Genesis 9:8 Then God said to Noah and to his sons with him, 9 “Behold, I establish my covenant with you and your descendants after you, 10 and with every living creature that is with you, the birds, the cattle, and every beast of the earth with you, as many as came out of the ark. 11 I establish my covenant with you, that never again shall all flesh be cut off by the waters of a flood, and never again shall there be a flood to destroy the earth.” 12 And God said, “This is the sign of the covenant which I make between me and you and every living creature that is with you, for all future generations: 13 I set my bow in the cloud, and it shall be a sign of the covenant between me and the earth. 14 When I bring clouds over the earth and the bow is seen in the clouds, 15 I will remember my covenant which is between me and you and every living creature of all flesh; and the waters shall never again become a flood to destroy all flesh. 16 When the bow is in the clouds, I will look upon it and remember the everlasting covenant between God and every living creature of all flesh that is upon the earth.” 17 God said to Noah, “This is the sign of the covenant which I have established between me and all flesh that is upon the earth.”
God’s promise to never again destroy the earth and to accept as “inevitable” the wickedness in the human heart means God is willing to accept suffering because of and for His creatures. In deciding to preserve humans rather than annihilate them, God decides to accept having a continuously grieving heart as part of allowing humans to continue to exist. God in effect accepts His own having to suffer as a necessary part of His love for His creation. God can see humans will continue to cause Him pain, and He accepts that as the price He has to pay for having such creatures on His earth. Allowing the continuance of the human race for God means bearing with the wickedness of humanity and accepting the pain which humans cause Him in his heart.
“…and with every living creature…” God’s covenant has a global dimension to it. The covenant is not limited to humans for even non-rational animals are included in it. The rainbow reminds God that His covenant extends to all animals too. The protection of life guaranteed in the covenant broadly includes all humans, not just Jews, males, righteous saints, the good, or believers; God’s love and concern encompasses every human being without exception and unconditionally. The covenant is not limited to rational creatures, to believers, to the rich, to the educated, nor to those who have reached the age of reason. This divine testament is truly “on behalf of all and for all.” And why shouldn’t it include animals? In Psalm 148, one of the Psalms of praises, we call upon not only animals but even inanimate objects to praise God: “Praise the LORD from the earth, you sea monsters and all deeps, fire and hail, snow and frost, stormy wind fulfilling his command! Mountains and all hills, fruit trees and all cedars! Beasts and all cattle, creeping things and flying birds!” (148:7-10)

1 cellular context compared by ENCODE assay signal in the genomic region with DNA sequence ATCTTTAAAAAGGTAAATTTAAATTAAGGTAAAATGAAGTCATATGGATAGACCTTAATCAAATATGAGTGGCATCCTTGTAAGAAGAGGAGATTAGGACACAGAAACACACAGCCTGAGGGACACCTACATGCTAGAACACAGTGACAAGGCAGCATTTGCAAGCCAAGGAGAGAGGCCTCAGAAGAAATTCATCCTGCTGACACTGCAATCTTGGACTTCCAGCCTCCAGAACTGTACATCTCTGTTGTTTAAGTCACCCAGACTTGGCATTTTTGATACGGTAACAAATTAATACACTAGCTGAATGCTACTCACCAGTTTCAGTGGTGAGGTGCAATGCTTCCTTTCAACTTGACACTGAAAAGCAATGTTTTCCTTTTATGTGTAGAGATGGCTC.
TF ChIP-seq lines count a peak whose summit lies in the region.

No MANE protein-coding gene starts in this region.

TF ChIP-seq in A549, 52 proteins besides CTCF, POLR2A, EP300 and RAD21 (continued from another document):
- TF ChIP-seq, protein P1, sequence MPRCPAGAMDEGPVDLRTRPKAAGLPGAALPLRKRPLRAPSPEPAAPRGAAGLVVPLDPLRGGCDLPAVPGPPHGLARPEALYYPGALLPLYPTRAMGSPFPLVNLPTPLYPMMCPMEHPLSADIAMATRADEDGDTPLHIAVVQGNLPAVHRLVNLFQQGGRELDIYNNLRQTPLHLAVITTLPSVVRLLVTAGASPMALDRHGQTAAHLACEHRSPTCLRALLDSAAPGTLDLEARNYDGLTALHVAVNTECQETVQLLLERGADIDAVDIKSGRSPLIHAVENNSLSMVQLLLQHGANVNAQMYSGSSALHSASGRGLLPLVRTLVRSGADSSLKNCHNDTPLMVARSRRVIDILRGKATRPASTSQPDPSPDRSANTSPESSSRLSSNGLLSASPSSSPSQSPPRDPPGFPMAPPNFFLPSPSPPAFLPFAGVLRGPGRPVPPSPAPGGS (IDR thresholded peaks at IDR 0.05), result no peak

The Rainbow. Because the ancients tended to believe the sky/heavens was a solid boundary (they had no instruments to examine them closely), they had no modern concept of what the lights in the heavens were exactly (remember they had no electricity so did not and could not see the stars as light bulbs of some sort). The only things they knew created light were the sun and the stars and the moon and fire. But the stars in heaven gave a more perfect light unlike any fire on earth. The moon glowed. The light of the sun was hot – that they could observe. But what the source of the light was, they could only speculate. The appearance of a rainbow in heaven was equally mystifying as it was always above them, and could not be explained by human reason.
“bow in the cloud” Though modern people tend to see the rainbow as something beautiful, the word “bow” is the word for the weapon “bow” which any archer would use (“weapon” in fact is its only meaning in the bible). It was a beautiful bow and a sign of a promised peace, but it was seen as a weapon by the biblical authors – a sign of God’s power and anger too. The author of the text has no understanding of the rainbow as a natural phenomenon caused by water droplets refracting light causing the spectrum of light to appear. He assumes that the first appearance of a rainbow was after the flood – thus all rainbows are miraculous signs, not natural phenomenon.
“When the bow is in the clouds, I will look upon it and remember the everlasting covenant…” The rainbow is to be a sign to God, not the humans! When God sees the bow, he promises it will remind Him of the covenant He has made. When we see the rainbow in the sky, we might consider we are looking at the very same thing which God is looking at that very moment as well. We both share a common vision of at least one thing in creation. And if every time God sees the rainbow He is reminded of His covenant with humanity, how much more might we expect God to recognize His peace with us everytime He sees the cross, the sign of God’s New covenant with humanity.